Climbing The Walls Review
Bluegrass Unlimited Review
Duos that feature mandolin and guitar have been an important part of country music since the 1920's and'30's, when artists like the Monroe Brothers, Mac and Bob, the Blue Sky Boys, and the Callahan Brothers held sway. Those duos were primarily vocal acts, however and it wasn't until the early 1960's - when Homer and Jethro recorded "It Ain't Necessarily Square" and "Playing it Straight" - that mandolin/guitar instrumental duets really began to generate much excitement. Mike Compton and David Grier, two of the most gifted pickers in Nashville (or anywhere else, for that matter) bring the tradition into the 90's with "Climbing the Walls," an extraordinary CD that will amaze even the most jaded listener. It's a dazzling display of sheer virtuosity and as fine a collection of instrumentals as you'll hear all year.
Mike Compton, who is best known for his four-year stint with the Nashville Bluegrass Band, plays Bill Monroe-style mandolin better than just about everybody except Monroe himself. David Grier, for his part, was heavily influenced by the late Clarence White and if there is a better young flatpicker out there somewhere it's news to me. Together, these two supremely talented pickers play with a rapport that is nothing short of uncanny. Tony Trischka perfectly describes this interplay as "off-handed intricacy" in his liner notes. It's a deceptive thing, as Trischka notes, because it sounds so casual. But brilliant little touches like the overlapping solos on"Going Up Caney" or the unison crosspicking on "The New Five Cents" prove that what may be casual at first listening is really the result on Compton and Grier understanding each others playing so well that something closely akin to telepathy is achieved.
Compton and Grier are joined on most tunes by fiddler Blaine Sprouse and either Roy Huskey, Jr, or Billy Rose on bass (each plays on five tunes), a combination that produces some potent banjo-less instrumental bluegrass. Every cut on "Climbing the Walls" is superb, but "Climbing the Walls," "Going Up Caney," "Huffy" and "Waters Street Waltz" are particularly noteworthy. "Black Mountain Rag" and "The New Five Cents," a pair of mandolin/guitar duets, contain some picking that is simply astonishing and stand as the purest statements of what this partnership is all about.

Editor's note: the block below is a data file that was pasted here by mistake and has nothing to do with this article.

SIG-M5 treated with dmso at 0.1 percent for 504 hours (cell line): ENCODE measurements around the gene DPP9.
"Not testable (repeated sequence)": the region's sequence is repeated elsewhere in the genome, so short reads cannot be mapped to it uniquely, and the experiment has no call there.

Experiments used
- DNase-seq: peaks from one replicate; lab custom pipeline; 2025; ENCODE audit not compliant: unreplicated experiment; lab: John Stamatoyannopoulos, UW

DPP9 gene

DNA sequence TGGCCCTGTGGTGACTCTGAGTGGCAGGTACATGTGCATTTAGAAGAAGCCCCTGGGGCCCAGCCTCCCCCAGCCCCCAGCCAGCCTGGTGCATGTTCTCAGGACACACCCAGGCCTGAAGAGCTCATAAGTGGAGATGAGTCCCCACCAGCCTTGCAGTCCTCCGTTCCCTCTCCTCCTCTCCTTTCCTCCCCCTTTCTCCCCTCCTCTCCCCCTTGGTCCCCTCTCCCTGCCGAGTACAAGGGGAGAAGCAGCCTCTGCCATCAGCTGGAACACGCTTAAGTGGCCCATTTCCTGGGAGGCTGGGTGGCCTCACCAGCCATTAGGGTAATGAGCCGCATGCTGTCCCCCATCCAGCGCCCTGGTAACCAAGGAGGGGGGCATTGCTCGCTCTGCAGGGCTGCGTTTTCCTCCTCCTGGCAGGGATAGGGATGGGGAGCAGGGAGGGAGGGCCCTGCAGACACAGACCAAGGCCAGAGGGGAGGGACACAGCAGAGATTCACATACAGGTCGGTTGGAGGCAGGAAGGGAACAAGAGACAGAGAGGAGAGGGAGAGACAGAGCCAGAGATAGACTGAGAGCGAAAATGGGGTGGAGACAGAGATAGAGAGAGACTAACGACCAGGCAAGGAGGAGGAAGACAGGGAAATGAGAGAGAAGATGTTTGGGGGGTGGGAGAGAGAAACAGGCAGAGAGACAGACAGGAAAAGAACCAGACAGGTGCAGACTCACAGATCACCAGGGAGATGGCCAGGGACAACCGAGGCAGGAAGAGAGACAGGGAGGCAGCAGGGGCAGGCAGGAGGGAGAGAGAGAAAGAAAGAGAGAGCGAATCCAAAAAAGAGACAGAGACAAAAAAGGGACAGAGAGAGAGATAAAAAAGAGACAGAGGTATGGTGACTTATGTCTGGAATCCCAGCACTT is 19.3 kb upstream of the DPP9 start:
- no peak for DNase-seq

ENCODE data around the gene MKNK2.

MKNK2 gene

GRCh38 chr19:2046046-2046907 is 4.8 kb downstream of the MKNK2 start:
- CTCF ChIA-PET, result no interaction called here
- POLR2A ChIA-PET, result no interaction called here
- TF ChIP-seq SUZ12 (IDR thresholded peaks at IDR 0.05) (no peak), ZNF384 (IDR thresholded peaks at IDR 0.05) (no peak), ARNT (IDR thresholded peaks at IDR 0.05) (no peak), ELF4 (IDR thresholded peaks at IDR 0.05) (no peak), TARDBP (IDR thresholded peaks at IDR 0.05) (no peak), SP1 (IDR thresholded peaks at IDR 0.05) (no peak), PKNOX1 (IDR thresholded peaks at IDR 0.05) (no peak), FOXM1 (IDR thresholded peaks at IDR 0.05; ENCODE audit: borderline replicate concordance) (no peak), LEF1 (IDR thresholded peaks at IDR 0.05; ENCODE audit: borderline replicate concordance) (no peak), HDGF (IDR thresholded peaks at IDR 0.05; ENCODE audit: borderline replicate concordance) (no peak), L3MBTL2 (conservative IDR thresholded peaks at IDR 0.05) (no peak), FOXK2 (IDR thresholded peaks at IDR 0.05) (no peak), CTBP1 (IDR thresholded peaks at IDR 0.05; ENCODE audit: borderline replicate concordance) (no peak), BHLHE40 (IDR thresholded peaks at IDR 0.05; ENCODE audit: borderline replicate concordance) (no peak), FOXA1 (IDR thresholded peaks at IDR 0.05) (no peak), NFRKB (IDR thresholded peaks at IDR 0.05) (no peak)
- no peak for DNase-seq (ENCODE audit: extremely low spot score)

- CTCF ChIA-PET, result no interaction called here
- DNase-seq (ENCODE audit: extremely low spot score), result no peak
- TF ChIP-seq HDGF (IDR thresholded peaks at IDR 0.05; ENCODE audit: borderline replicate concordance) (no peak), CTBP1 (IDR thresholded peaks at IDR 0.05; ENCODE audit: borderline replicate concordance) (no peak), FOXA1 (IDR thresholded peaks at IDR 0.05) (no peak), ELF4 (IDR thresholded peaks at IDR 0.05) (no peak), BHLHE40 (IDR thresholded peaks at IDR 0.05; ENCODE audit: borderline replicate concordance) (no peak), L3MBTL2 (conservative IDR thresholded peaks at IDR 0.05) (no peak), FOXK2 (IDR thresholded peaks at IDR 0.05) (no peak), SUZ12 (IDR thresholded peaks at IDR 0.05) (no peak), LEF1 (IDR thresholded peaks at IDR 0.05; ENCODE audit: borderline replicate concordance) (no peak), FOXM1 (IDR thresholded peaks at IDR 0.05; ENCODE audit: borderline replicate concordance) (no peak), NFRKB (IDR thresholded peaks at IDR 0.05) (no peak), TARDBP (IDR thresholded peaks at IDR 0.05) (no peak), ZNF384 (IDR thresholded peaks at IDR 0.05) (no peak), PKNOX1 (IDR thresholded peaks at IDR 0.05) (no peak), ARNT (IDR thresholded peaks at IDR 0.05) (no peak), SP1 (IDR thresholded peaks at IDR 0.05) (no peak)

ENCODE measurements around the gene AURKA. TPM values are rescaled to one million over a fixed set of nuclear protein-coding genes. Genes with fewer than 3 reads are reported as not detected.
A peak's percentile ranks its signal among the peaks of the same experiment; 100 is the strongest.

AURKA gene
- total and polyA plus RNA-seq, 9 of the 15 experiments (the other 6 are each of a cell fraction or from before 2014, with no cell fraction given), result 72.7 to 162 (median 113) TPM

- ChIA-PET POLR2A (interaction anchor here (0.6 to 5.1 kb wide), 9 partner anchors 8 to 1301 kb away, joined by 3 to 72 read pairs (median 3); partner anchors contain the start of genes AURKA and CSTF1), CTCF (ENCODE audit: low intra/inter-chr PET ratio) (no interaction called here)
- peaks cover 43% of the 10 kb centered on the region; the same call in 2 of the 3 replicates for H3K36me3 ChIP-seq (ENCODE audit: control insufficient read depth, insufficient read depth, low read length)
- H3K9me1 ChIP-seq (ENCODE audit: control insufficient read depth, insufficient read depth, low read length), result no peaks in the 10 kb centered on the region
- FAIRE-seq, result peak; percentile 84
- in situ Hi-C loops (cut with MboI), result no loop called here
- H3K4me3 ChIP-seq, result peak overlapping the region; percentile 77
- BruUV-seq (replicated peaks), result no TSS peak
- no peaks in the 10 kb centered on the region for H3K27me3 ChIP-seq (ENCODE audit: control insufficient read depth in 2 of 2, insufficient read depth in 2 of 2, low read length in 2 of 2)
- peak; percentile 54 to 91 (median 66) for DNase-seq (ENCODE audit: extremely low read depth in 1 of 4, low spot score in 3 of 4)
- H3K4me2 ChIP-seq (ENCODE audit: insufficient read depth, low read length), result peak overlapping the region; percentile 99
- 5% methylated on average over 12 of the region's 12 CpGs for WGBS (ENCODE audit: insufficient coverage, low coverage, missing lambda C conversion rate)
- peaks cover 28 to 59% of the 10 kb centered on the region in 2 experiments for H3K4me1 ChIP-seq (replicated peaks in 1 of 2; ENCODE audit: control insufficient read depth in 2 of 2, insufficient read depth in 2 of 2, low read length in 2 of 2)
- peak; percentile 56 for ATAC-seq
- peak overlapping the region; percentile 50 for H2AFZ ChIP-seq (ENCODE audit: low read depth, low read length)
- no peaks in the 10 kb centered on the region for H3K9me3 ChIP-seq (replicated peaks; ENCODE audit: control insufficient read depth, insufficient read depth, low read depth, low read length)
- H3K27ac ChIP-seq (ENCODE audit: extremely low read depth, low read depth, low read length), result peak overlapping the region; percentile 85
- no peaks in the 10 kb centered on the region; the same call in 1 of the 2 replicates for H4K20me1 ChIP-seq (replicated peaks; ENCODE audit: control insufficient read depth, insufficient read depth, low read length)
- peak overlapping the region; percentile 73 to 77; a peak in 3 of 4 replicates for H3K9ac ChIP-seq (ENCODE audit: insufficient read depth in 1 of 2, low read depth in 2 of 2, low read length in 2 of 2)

Unlike many all-instrumental efforts which become tiresome after a couple hearings, "Climbing the Walls" actually rewards careful attention and repeated exposure. This is partly because the quality of musicianship is so high. But an even larger reason is that the picking of Mike Compton and David Grier (like that of their respective mentors) is so consistently unpredictable. The unexpected surprise may come from the way Compton takes one of his 'Billisms" (as he refers to his [musical] quotes from Monroe) and stands it on its head or it may come from one of Grier's startling melodic leaps or chokes. Whatever its twists and turns, though, this is music that reveals a new level of subtlety and sophistication with each hearing.
Rounder is hyping Mike Compton and David Grier as the instrumental duo for the 90's. While it's a bit early in the decade to be ordering any crowns, the evidence presented on "Climbing the Walls" certainly supports such a claim. Compton and Grier have produced an exceptional recording, one that can easily stand with the best-ever collections of instrumental bluegrass. My highest recommendation.